The annual conferences of the major UK political parties are meccas for anyone wanting to get a snapshot of the UK political scene and none more so than the conference of the party in power, the Labour Party. A few observations from two day’s attendance:
- ‘Not Flash, just Gordon’, promised the new ads and that was just what we got. Last year, Tony Blair had Bob Geldoff and Bill Clinton on the ticket. This year Gordon Brown seemed to prefer the more prosaic presence of everyday “have a go heroes” like John Smeaton, the baggage handler who tackled the Glasgow airport bombers
- This was much more Labour than New Labour . . . at least as far as the branding was concerned. On day one and two, the desk on the main stage sported the words ‘New Labour for Britain’, but by day three this had been replaced by ‘The Strength to Change Britain’. The logos around the main hall were projections of the word ‘Labour’ without the ‘New’. We may have seen the last of ‘New’.
- An atmosphere of smug relief pervaded the corridors as delegates gleefully pored over polls of an up-to 11 point lead over the Tories. This time last year there was fear that the handover would be mishandled or that Gordon Brown would be rejected by the public (and could the party cope without Tony, the man who led them to three election victories). Those two fears have gone and combined with a self destructing Tory party, the Labour faithful can barely contain their glee and all talk is of “when” the next election will be fought, not “if” it will be won . . . . which may prove a costly assumption.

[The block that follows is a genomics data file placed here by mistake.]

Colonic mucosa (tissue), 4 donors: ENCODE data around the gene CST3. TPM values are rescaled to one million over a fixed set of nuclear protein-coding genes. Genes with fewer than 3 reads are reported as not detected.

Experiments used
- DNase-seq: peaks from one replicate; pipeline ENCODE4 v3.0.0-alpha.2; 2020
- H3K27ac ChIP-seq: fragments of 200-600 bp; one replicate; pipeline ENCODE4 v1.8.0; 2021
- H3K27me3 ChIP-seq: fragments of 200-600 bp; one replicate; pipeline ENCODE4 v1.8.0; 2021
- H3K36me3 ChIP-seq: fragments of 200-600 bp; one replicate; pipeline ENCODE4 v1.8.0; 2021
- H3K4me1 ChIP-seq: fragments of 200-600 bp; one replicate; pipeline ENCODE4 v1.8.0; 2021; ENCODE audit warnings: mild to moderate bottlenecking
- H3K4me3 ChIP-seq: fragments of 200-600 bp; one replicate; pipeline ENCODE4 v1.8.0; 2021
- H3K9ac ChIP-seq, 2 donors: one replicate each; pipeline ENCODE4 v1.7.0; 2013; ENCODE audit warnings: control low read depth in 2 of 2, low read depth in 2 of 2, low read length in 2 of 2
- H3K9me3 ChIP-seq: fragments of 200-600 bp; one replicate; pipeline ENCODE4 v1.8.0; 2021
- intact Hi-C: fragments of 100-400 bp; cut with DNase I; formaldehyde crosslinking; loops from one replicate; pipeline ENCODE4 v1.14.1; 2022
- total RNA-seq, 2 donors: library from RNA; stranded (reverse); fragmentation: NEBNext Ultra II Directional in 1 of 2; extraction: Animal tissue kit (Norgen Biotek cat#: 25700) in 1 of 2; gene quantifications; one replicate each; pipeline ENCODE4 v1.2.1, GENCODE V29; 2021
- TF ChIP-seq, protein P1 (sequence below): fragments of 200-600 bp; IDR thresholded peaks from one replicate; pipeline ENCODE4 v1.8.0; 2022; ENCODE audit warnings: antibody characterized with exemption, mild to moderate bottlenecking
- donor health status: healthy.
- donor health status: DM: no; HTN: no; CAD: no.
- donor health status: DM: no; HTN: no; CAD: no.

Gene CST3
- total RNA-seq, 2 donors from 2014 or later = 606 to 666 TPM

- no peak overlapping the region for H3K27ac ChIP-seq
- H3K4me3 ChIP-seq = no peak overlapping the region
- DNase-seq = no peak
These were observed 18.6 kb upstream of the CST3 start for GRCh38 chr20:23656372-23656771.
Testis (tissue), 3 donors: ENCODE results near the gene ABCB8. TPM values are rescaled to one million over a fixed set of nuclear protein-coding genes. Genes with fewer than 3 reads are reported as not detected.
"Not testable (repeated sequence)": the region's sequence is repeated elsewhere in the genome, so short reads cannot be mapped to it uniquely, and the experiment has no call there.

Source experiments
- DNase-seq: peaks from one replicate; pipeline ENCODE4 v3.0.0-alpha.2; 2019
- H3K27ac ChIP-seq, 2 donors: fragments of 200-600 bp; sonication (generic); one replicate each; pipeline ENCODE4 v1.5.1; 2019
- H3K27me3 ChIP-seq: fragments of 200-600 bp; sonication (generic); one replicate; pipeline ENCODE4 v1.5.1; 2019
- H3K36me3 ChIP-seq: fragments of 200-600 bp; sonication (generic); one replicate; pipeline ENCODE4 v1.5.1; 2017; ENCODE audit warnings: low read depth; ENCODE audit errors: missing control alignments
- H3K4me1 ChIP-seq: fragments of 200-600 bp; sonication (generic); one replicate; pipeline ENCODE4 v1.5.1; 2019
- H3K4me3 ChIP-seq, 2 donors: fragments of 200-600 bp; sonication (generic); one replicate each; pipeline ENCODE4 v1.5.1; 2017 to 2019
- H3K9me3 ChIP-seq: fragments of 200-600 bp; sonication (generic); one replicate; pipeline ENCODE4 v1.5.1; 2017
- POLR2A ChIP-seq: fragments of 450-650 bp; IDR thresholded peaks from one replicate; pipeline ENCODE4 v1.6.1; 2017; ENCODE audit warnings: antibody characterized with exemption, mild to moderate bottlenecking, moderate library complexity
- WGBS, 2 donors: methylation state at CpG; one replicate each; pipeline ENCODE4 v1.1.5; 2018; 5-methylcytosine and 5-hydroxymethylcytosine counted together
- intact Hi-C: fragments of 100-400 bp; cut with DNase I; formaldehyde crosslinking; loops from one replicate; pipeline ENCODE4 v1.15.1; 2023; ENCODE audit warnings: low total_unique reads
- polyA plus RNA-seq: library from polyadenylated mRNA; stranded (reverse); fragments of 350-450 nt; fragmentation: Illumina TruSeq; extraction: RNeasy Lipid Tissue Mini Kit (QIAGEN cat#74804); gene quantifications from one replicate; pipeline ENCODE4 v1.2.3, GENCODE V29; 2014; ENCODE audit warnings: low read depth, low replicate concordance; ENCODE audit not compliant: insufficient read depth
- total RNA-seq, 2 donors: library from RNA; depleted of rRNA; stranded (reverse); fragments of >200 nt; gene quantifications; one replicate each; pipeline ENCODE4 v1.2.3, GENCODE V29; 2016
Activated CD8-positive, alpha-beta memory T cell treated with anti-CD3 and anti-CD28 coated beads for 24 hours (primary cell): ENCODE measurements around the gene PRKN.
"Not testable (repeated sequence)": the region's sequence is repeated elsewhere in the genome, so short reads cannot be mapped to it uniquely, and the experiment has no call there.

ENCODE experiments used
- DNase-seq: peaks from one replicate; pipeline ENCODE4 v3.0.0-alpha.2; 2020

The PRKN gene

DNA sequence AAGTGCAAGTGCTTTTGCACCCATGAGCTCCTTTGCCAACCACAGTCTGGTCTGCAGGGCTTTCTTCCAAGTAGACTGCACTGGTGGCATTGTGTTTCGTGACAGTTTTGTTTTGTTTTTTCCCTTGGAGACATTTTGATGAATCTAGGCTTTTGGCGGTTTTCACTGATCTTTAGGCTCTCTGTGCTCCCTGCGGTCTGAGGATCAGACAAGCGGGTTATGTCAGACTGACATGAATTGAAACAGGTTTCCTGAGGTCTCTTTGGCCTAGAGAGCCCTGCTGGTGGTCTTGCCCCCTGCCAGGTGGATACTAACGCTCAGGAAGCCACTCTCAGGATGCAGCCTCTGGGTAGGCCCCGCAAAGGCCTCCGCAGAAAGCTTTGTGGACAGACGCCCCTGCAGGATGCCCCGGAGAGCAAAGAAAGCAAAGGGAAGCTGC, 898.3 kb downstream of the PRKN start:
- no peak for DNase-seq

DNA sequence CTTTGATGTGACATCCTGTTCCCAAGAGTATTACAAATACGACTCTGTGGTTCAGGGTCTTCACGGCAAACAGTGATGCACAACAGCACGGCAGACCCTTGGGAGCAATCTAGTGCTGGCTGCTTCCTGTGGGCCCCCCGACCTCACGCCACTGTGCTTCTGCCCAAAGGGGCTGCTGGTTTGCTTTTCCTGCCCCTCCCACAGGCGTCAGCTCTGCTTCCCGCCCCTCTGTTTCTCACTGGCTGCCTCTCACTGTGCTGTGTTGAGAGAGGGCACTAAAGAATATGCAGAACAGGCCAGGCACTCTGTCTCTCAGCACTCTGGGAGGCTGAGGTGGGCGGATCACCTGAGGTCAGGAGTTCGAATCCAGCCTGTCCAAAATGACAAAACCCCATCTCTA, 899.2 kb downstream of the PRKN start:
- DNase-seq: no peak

- The number of fringe meetings with ‘green’ or ‘environment’ or ‘sustainability’ in their title was huge
- There seems to be a new atmosphere that regulation and government intervention can solve things and the contribution the free market economy has made was conspicuous by its absence . . . . and speech after speech talked about he money “we” or “the party” had poured into the NHS or education as if the party had earned that money itself . . . very old Labour indeed.
And some piccies for you:
The Prime Minister’s speech is seen by as many delegates on big screen TVs than live because of the capacity of the main hall, though the atmosphere outside is often more participative as people are free to cheer or shout in the knowledge they will not disturb the speaker. Twenty minutes into this one though, things went a lot quieter than in previous years.
Everyone is interviewing everyone all the time . . . well for the first day or two anyway.
The fringe meetings are always a really good way of getting a deep briefing on a particular issue. They are usually sponsored and organized by individual NGOs, charities or companies and include MPs or Ministers as well as experts as speakers on the panels. But the really interesting part is the Q&A which can be very lively. Given that the media are also present, many good stories are broken. This one was on London 2012 and the panel from left to right was Tessa Jowell, Minister for the Olympics and London, Sebastian Coe, Chair of London Olympic Organising Committee (LOCOG), David Higgins, Chief Executive of the Olympic Delivery Organisation (ODA) and Jonathan Edwards.
MP4 (a band of four MPs – – – geddit – – – from all parties) were the highlight of the second evening.
Going into conference means running the gauntlet of leafleting single issue campaigners. This year these included two polar bears.
Conference goers in my experience are not exactly fitness freaks . . . . and at Bournemouth they can take this little train up the 100 yards of the hill from the Conference Centre to the main Hotel. Legs saved, but at the price of waistlines and dignity I would suggest.
Will this be the last time we see the word ‘New’ on a Labour Party conference stage?
[tags] Labour Party Conference [/tags]